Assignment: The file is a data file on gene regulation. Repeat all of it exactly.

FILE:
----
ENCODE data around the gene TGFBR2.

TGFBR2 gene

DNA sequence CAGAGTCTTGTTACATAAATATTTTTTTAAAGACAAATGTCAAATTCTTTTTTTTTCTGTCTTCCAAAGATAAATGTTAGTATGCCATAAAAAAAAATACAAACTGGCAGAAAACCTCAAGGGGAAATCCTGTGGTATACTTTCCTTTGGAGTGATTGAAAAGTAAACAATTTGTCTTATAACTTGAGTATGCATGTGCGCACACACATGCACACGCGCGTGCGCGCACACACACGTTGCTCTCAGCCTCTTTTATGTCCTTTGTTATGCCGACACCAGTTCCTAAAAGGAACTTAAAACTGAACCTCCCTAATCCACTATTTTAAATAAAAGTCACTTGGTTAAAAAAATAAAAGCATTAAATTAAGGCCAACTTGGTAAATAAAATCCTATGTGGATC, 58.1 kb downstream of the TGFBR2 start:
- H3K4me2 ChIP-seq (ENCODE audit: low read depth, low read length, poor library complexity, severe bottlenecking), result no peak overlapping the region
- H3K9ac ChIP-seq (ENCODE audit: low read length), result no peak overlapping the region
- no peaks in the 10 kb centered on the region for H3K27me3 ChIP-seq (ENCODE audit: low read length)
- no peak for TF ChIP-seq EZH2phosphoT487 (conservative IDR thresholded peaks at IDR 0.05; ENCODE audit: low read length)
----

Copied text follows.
ENCODE data around the gene TGFBR2.

TGFBR2 gene

DNA sequence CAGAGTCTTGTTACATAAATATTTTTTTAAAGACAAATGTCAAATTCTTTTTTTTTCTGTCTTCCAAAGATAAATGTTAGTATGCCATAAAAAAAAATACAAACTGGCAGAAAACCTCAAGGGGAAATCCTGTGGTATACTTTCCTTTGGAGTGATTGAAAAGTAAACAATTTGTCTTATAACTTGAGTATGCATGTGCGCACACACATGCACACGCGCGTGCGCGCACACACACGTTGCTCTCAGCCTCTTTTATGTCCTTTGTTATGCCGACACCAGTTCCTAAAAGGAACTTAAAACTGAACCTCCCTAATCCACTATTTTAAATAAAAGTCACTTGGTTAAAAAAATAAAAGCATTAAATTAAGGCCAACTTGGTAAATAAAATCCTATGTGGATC, 58.1 kb downstream of the TGFBR2 start:
- H3K4me2 ChIP-seq (ENCODE audit: low read depth, low read length, poor library complexity, severe bottlenecking), result no peak overlapping the region
- H3K9ac ChIP-seq (ENCODE audit: low read length), result no peak overlapping the region
- no peaks in the 10 kb centered on the region for H3K27me3 ChIP-seq (ENCODE audit: low read length)
- no peak for TF ChIP-seq EZH2phosphoT487 (conservative IDR thresholded peaks at IDR 0.05; ENCODE audit: low read length)